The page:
War of the Rebellion: Serial 041 Page 0085 Chapter XXXVIII. SIEGE OF PORT HUDSON, LA.

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a wood which is within from 200 to 400 yards of the apparent center of the works, and in plain sight and easy range of them. Weitzel, with his own brigade, Dwight's, and Paine's (Emory's division), reduced to about a brigade, on the right, near where the Telegraph road from Port Hudson to Bayou Sara crosses Big Sandy Creek.

This morning everybody except Grover has closed up, and Grover cannot close up without taking the works in front of him.

Thus the place is completely invested. I understand that the commanding general's intention is to make the decisive attack to-morrow morning, but upon this point I do not speak officially or decidedly, as everything, of course, depends upon circumstances, which an hour might totally change.

I have the honor to be, sir, with great respect, your most obedient servant,

RICH'D B. IRWIN,

Assistant Adjutant-General.

Numbers 8. Report of Lieutenant John W. Dana, Twelfth Maine Infantry, Acting Signal Officer, of operations June 29-July 3.

NEW ORLEANS, LA.,

July 27, 1863.

SIR: I have the honor to report that on the 29th of June, 1863, I was ordered to open communication with the mortar battery on the left of our line at Port Hudson with Lieutenant Eaton, whose station was in a barn on the opposite side of the river, from which he could see the enemy's river [batteries], with the aim of directing fire of our guns and mortars upon enemy's batteries.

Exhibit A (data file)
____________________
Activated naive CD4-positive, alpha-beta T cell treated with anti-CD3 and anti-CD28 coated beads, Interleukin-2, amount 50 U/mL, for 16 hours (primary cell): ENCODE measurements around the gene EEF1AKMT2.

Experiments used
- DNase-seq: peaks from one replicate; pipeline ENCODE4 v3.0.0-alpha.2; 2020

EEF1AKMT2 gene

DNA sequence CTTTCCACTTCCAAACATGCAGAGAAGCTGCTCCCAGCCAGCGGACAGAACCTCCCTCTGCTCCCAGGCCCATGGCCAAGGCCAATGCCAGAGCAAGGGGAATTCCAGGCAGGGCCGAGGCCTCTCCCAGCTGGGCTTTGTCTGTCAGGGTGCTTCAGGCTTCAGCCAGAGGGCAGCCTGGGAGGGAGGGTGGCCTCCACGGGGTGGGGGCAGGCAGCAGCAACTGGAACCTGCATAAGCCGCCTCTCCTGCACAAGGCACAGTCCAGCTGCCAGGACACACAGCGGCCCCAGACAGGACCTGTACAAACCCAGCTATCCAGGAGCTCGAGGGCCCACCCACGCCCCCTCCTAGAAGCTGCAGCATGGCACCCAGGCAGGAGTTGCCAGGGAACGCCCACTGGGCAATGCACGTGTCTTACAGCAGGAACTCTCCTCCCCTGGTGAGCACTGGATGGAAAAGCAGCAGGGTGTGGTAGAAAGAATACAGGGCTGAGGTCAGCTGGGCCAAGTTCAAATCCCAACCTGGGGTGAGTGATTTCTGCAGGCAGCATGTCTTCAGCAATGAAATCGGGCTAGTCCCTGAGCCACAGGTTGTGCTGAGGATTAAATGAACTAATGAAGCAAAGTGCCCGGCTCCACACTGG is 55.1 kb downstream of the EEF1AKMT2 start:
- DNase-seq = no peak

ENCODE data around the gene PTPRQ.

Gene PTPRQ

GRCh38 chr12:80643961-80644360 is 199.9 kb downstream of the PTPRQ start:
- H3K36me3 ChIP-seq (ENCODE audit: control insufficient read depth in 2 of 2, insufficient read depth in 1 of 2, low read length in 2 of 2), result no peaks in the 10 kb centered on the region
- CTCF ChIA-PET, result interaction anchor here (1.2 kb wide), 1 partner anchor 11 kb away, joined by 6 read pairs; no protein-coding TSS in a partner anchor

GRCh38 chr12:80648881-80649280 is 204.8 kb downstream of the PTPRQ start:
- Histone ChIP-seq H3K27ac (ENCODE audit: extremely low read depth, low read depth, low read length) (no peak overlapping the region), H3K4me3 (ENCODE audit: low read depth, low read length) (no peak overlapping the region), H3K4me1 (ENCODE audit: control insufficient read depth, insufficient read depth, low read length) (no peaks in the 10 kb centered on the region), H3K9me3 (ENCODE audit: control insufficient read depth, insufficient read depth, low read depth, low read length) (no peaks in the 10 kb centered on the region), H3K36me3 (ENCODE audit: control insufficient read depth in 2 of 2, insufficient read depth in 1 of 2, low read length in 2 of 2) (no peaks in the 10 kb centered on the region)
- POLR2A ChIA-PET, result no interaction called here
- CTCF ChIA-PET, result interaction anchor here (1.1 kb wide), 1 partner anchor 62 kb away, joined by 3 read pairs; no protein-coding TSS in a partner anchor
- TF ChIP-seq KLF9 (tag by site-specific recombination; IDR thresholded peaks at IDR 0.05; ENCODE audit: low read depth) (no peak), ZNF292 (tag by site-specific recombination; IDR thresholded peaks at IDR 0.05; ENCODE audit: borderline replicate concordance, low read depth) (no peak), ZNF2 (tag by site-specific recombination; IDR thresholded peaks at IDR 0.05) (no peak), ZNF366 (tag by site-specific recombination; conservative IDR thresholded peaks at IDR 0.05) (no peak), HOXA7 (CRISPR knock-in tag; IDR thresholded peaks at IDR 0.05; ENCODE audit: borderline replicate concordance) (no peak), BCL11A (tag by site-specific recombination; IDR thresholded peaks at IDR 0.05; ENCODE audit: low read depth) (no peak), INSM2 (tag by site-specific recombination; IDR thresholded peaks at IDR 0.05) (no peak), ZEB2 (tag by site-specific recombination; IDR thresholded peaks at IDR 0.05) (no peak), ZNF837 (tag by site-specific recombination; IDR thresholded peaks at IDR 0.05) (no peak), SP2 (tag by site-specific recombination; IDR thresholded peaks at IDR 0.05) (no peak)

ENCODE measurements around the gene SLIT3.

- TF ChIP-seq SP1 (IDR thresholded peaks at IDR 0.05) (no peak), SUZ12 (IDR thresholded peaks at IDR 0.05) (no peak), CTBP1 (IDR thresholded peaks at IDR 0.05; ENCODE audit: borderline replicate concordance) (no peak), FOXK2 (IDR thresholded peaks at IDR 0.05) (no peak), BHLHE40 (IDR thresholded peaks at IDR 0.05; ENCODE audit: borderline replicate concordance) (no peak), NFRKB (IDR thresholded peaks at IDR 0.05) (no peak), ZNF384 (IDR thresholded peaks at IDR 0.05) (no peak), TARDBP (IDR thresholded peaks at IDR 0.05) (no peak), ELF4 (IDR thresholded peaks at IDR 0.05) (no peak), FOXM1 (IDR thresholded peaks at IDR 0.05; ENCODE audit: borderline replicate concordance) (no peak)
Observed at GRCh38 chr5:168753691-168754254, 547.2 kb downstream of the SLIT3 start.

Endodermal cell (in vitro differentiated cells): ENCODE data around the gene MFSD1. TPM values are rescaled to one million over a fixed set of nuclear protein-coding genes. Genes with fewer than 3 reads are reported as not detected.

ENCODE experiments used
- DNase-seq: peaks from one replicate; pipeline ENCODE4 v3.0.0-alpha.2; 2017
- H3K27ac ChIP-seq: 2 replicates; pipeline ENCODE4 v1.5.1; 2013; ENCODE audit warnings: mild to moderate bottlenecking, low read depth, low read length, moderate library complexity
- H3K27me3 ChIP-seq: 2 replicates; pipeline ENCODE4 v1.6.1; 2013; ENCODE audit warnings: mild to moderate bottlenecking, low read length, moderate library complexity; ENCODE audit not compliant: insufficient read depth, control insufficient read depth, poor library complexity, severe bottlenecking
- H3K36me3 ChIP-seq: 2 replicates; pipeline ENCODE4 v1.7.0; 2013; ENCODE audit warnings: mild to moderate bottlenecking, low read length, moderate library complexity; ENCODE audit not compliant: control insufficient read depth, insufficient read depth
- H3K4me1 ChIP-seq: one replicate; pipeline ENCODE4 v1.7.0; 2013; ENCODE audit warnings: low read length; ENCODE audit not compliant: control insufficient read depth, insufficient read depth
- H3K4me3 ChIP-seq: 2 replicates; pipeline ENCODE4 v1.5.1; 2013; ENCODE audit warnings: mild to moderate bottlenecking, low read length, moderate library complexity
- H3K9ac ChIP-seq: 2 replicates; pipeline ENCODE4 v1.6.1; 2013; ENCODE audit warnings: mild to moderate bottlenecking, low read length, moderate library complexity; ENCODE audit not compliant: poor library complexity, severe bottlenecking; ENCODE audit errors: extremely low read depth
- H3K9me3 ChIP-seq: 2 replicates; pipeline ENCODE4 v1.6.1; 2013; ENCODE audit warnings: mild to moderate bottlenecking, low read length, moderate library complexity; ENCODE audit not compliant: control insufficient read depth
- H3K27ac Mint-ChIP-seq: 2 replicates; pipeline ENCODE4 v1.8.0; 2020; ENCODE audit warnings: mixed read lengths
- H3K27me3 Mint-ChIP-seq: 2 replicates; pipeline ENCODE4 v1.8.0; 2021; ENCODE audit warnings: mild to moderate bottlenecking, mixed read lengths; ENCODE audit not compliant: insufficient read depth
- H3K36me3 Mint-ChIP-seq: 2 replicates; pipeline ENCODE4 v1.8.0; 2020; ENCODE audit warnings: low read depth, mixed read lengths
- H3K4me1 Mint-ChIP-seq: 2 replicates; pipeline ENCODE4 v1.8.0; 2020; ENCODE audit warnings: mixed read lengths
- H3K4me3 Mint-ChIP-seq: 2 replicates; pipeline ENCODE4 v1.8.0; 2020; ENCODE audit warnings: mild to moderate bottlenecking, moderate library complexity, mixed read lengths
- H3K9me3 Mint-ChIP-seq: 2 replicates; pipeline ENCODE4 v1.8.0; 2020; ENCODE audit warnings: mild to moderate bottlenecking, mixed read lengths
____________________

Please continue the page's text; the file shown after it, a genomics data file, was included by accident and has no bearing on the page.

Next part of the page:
The following is a correct transcript of messages sent and received by me while there:

JUNE 29, 1863.

Sent. "How shall the mortars fire to hit the gun on wheels behind the citadel? How many yards is it?"

Received. "Three hundred and fifty. The gun is not there."

Sent. "Where is it?"

Received. "Eight hundred [yards] on the verge of the bank."

Sent. "Is it a rifled gun, about 1.28-pounder?"

Received. "Yes."

Sent. "Eight hundred yards from here?"

Received. "Yes."

Sent. "Watch a shot fired at it from here. How was that?"

Received. "Try it again at 500 yards."

Received. "Neither shell exploded. F. L. L."

Sent. "Did they fall in the river?"

Received. "Numbers F. L. L."

Sent. "Watch now."

Received. "Splendid range; fire 100 yards short of last shot; that did not explode; could not see where it fell."

Sent. "Will try it again; keep watch."

Received. "That fell 150 yards short; range good."

Sent. "Was not fired at it; watch now. Did you see that?"

Received. "No, did not; can seldom see them unless they burst."

Sent. "Will cease firing for the present. Can you see the rebs in the citadel?"

Received. "No; but scores of them on this side."

Sent. "Direct fire at them. Orders are to cease firing for the present."

Received. "Will they permit you to direct fire of one of the Parrotts?"

Sent. "They only bear on the citadel, and all firing has ceased."